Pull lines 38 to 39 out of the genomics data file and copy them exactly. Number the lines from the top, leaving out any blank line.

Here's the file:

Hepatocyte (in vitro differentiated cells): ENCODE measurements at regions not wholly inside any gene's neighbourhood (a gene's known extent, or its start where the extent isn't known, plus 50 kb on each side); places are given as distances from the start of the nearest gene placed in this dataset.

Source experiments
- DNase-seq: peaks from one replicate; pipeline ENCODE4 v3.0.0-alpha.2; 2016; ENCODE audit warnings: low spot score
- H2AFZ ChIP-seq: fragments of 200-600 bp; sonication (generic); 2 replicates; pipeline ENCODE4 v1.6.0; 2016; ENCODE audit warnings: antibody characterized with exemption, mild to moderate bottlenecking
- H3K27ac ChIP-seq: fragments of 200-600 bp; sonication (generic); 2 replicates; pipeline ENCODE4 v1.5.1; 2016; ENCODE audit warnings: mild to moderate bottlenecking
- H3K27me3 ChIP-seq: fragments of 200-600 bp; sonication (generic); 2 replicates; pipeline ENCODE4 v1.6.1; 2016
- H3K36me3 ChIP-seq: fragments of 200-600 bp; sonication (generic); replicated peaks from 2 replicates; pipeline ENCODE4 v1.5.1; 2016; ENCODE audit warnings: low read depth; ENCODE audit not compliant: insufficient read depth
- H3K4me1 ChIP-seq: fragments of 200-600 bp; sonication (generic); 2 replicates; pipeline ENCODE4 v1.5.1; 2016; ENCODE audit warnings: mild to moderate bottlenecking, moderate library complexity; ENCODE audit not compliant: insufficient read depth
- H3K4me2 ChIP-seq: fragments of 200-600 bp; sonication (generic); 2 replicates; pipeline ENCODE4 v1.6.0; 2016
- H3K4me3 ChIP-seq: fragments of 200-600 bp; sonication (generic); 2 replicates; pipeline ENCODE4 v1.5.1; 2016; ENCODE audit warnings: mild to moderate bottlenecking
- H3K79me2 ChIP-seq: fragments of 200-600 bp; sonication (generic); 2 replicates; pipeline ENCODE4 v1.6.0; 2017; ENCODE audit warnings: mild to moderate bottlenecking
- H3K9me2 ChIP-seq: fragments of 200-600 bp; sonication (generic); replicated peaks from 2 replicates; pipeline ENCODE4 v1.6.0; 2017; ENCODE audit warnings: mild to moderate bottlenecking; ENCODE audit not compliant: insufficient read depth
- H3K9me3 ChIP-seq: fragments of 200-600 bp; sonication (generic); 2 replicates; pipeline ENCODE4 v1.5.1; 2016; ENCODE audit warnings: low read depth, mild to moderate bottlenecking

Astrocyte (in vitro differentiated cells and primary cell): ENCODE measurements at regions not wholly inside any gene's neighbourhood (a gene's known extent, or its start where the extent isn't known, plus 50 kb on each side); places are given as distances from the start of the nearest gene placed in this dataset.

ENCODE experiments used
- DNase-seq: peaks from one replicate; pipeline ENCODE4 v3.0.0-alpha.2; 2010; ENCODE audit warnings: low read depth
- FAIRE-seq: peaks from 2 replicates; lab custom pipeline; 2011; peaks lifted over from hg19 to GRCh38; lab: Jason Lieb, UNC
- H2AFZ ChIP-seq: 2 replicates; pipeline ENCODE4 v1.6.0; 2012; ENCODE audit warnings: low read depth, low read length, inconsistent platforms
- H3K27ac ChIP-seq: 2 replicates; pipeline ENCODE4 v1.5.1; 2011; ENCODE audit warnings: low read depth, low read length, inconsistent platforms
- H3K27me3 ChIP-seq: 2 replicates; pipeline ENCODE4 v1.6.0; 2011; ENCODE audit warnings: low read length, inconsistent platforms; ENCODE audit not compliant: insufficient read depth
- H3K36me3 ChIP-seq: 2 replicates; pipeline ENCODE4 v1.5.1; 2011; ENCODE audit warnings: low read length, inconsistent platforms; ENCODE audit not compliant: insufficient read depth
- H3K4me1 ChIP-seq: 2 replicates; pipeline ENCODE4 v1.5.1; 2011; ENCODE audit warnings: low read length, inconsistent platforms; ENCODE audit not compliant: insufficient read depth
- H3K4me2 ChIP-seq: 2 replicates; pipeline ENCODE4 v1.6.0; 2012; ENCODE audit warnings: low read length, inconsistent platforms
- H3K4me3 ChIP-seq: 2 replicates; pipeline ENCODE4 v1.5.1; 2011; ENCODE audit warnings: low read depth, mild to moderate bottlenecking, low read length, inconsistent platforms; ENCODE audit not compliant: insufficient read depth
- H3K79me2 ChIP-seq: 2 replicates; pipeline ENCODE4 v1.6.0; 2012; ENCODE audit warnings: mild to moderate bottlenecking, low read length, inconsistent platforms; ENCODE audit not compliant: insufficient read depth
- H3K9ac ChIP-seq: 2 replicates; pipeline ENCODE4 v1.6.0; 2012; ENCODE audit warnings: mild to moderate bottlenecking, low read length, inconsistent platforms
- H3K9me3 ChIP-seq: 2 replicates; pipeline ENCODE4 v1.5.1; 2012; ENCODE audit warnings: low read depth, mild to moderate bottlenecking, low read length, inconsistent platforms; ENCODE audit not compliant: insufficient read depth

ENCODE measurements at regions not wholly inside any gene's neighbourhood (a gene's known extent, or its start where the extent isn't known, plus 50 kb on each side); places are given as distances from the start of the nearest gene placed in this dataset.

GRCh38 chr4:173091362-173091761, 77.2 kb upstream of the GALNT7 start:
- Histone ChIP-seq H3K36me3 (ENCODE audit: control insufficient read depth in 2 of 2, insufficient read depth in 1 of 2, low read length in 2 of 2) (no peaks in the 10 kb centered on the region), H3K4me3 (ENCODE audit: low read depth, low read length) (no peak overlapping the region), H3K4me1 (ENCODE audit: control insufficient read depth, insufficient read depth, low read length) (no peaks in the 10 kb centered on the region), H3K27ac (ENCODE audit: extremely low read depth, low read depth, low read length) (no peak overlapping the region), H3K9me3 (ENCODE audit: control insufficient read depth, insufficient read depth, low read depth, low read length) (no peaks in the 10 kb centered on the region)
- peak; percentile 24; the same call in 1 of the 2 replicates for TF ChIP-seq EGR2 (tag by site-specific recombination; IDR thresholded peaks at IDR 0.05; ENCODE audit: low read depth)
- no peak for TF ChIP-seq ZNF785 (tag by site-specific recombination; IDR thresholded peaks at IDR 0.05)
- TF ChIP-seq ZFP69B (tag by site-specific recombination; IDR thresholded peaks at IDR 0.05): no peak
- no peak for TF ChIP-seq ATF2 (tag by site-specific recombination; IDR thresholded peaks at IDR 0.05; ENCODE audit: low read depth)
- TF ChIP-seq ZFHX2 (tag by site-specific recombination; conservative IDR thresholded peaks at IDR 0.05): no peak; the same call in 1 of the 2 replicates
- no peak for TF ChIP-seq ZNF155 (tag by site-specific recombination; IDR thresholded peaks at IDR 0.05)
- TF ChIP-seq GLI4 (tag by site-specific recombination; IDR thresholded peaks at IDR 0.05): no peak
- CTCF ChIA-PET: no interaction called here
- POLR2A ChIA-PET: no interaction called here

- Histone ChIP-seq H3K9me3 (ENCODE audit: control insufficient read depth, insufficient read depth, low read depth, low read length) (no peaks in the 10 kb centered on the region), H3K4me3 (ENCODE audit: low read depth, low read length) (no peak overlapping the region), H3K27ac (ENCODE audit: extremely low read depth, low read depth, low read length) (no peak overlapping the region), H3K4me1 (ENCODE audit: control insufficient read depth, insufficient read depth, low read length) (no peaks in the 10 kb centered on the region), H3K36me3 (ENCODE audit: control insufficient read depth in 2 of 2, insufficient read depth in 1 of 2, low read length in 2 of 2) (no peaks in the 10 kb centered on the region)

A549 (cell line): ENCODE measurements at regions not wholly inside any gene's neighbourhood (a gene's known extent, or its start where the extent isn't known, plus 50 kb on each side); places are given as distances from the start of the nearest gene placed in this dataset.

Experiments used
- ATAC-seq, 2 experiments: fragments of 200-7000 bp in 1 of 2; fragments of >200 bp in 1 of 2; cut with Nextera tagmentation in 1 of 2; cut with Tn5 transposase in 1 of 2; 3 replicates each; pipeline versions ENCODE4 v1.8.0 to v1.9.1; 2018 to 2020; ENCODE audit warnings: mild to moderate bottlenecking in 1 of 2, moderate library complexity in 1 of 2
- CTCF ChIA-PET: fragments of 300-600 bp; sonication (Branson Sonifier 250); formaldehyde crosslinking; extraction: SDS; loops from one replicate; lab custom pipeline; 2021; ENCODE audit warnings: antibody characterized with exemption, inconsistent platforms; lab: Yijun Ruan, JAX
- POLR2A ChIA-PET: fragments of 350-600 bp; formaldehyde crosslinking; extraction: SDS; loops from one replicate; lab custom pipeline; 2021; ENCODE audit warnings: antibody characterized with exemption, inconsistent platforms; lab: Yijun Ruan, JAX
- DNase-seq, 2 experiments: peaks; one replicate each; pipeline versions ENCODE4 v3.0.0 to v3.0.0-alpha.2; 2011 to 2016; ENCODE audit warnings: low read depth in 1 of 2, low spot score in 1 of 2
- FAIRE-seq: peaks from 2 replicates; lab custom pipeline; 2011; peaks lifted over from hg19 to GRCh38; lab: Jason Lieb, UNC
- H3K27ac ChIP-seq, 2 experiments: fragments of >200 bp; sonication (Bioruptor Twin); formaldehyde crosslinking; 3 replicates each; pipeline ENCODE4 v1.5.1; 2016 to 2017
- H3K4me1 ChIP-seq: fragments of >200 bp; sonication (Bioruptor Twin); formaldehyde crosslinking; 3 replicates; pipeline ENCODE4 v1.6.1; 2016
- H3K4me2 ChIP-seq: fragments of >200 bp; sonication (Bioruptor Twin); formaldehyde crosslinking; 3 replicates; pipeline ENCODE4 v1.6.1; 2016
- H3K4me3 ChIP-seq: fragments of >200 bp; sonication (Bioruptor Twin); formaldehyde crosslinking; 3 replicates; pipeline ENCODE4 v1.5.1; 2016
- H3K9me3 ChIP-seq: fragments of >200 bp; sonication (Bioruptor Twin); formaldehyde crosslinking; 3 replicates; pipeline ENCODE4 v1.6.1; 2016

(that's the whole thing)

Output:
- CTCF ChIA-PET: no interaction called here
- POLR2A ChIA-PET: no interaction called here